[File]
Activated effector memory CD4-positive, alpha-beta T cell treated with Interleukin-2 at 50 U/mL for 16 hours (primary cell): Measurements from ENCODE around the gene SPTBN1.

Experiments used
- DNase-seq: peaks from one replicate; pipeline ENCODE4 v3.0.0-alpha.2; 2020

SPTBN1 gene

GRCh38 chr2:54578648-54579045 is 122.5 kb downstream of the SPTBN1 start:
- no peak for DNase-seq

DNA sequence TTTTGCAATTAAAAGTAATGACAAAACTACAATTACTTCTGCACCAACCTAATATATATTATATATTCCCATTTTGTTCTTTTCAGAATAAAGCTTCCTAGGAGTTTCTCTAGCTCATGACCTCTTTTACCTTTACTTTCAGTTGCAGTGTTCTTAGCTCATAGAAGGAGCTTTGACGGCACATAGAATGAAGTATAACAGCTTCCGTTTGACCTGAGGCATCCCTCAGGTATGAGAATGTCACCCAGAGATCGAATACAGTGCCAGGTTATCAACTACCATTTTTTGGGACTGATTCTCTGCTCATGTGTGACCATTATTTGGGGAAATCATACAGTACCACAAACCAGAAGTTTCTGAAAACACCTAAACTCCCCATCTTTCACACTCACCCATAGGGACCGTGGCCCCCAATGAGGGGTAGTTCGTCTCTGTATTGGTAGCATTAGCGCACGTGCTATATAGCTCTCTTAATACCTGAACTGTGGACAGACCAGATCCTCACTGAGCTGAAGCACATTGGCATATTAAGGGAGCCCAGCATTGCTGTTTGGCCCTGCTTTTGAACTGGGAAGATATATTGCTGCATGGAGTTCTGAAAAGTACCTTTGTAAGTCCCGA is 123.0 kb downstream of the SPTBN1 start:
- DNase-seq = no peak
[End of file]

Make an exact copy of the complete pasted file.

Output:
Activated effector memory CD4-positive, alpha-beta T cell treated with Interleukin-2 at 50 U/mL for 16 hours (primary cell): Measurements from ENCODE around the gene SPTBN1.

Experiments used
- DNase-seq: peaks from one replicate; pipeline ENCODE4 v3.0.0-alpha.2; 2020

SPTBN1 gene

GRCh38 chr2:54578648-54579045 is 122.5 kb downstream of the SPTBN1 start:
- no peak for DNase-seq

DNA sequence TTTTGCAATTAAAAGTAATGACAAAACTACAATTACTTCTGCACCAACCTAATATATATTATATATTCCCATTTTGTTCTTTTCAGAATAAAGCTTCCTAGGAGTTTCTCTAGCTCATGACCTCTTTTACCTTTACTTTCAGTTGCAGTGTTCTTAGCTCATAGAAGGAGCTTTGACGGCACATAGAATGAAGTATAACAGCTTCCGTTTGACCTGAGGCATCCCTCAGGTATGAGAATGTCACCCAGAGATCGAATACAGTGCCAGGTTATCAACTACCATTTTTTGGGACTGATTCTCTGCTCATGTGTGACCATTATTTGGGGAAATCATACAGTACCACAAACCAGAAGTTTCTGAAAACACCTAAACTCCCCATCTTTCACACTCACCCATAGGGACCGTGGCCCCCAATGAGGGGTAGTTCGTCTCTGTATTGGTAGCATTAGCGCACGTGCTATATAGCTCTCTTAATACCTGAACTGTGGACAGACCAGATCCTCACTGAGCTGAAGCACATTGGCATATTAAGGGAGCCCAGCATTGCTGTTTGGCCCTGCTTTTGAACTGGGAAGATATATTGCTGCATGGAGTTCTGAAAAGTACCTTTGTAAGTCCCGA is 123.0 kb downstream of the SPTBN1 start:
- DNase-seq = no peak